The average operative time was 2.2 ± 1.7 h (range 1.5 to 4.5 h). The mean estimated blood transfusion was 1 unit (range 0 to 2 units). There were no major intraoperative complications. Post operatively, all patients required nasogastric tubes for 3 ± 1 days. No patients had any evidence of anastmotic leak, two patients had minor complications: obstructed gastro-jejunostomy where exploration and fixation of kinked loop was done and pancreatic leak which managed conservatively.
| Discussion|| |
GISTs may demonstrate a broad spectrum of biologic behavior from indolent to rapidly progressive malignancies. The identification of the precise cellular origin of such tumors has improved our knowledge of their natural history and malignant patients. Although surgery is the only way for curative therapy for these lesions, the preferred operative approach and extent of resection are still not well established. Our data demonstrates that surgical resection, either wedge resection or gastrectomy (partial or total), result in effective control of the disease with minimal perioperative morbidity and no mortality.
Most patients in our series were presented by symptoms of upper GI bleeding or had lesions discovered incidentally during a work-up of vague dyspeptic or reflux symptoms. Anemia or frank GI bleeding from an ulcerated tumor was encountered in 77% of patients. Following upper endoscopy, an abdominal CT scan is usually the test of choice to further delineate the location and size of the lesion and to look for direct or metastatic spread. Endoscopic ultrasound can be very helpful in diagnostic challenges. ,
A demarcated hypoechoic mass that is contiguous with the muscularis propria layer of the stomach is characteristic of a GIST. , While endoscopic biopsies are frequently performed, they uncommonly yield anything more than normal mucosa. , In addition, a heterogeneous lesion larger than 4 cm, with irregular border, is reported to be highly suspicious for a malignant GIST.  However, if the images or pathology of the lesion being investigated do not show clear evidence of benign cyst or mass, it should be resected as a presumed GIST.
The stomach is by far the most common site of GISTs, occurring in 52 to 60% of the cases, with the proximal stomach involved in about two third of those patients. ,, In our study, the stomach represents the common site for GISTs (95%) and the middle third involved in 43% of those patients. Several studies described that most patients with gastric GIST are in the age group of 60-70 years, with only 10% of patients under 40 years of age. , In this series, six patients (17%) were under 40 years of age while 51% of the patients were in the age group of 60-70 years.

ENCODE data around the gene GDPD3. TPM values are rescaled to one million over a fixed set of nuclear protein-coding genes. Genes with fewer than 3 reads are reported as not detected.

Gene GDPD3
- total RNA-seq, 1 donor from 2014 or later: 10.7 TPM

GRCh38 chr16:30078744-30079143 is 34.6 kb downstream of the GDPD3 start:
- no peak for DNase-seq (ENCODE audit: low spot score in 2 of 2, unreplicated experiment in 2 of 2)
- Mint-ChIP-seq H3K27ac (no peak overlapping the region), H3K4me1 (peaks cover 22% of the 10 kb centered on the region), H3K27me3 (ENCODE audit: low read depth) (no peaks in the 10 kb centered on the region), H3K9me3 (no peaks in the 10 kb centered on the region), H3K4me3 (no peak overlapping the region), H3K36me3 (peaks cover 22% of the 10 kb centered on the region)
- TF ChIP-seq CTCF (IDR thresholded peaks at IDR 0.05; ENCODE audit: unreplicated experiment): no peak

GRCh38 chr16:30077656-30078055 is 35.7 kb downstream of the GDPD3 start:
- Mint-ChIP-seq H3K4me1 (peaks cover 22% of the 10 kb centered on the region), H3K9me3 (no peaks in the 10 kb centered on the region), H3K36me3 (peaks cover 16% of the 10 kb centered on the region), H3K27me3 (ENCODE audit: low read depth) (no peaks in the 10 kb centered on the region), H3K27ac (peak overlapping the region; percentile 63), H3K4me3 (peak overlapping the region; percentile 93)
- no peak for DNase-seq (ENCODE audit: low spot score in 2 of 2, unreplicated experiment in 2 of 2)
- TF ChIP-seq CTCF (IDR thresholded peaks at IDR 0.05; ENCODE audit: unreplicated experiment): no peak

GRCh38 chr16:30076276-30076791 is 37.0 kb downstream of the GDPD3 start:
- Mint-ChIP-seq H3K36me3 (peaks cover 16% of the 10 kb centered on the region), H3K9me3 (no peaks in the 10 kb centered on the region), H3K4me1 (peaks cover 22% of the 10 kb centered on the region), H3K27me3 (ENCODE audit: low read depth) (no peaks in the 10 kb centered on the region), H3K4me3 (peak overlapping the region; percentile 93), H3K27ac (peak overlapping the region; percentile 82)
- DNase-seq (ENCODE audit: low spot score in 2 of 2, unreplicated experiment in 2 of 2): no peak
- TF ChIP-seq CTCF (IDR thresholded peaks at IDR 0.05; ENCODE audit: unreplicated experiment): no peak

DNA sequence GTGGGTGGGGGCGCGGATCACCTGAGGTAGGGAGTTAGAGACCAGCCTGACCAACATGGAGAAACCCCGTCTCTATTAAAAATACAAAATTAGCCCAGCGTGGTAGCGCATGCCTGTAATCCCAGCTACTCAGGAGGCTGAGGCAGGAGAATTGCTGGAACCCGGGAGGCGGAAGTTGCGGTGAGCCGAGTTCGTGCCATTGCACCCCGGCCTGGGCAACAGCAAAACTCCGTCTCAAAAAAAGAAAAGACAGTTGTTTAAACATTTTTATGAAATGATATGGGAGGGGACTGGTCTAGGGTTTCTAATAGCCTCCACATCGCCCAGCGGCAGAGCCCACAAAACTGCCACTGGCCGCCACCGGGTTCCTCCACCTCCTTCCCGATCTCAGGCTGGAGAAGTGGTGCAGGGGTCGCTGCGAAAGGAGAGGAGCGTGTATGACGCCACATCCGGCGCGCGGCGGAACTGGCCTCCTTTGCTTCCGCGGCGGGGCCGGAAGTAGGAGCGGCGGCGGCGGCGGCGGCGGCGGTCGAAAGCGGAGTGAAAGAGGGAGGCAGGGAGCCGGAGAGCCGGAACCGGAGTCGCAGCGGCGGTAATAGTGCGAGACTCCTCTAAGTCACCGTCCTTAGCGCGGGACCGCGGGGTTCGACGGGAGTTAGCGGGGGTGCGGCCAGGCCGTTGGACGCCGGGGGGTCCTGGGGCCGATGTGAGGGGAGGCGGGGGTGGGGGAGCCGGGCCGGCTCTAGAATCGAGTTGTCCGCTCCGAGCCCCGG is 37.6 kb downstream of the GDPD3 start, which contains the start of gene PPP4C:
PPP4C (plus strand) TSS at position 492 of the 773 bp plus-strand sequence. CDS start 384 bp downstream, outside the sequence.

Surgical resection of localized gastric GISTs is the preferred treatment modality, ,, as resection of the tumor renders the only chance for cure at this time. , Historically 1-2 cm margin was thought to be necessary for an adequate resection. , However, more recently, DeMatteo et al,  demonstrated that tumor size and not negative microscopic surgical margins determine the survival. It is therefore accepted that the surgical goal should be a complete resection with gross negative margins only. , Given this, wedge resection has been advocated by many investigators for the majority of gastric GIST. ,,,1, However, in some cases, tumor size and location may dictate a more extensive surgery, including partial or total gastrectomy. , In this study, 57% of the patients underwent a wedge resection and 43% underwent a gastrectomy (either partial or total). RO resections were done in 91% of patients. A combined adjacent organ resection was performed in 34% of all patients. In our study, the three and five-year survival in patients who underwent wedge resection was 92% and 81% respectively, whereas it was 95% and 87% respectively in patients who underwent gastrectomy (either partial or total). Our results are comparable to other series where Fujimoto et al, reported 93% 5-year survival  and Novitsky et al.  reported 96% 3-year survival.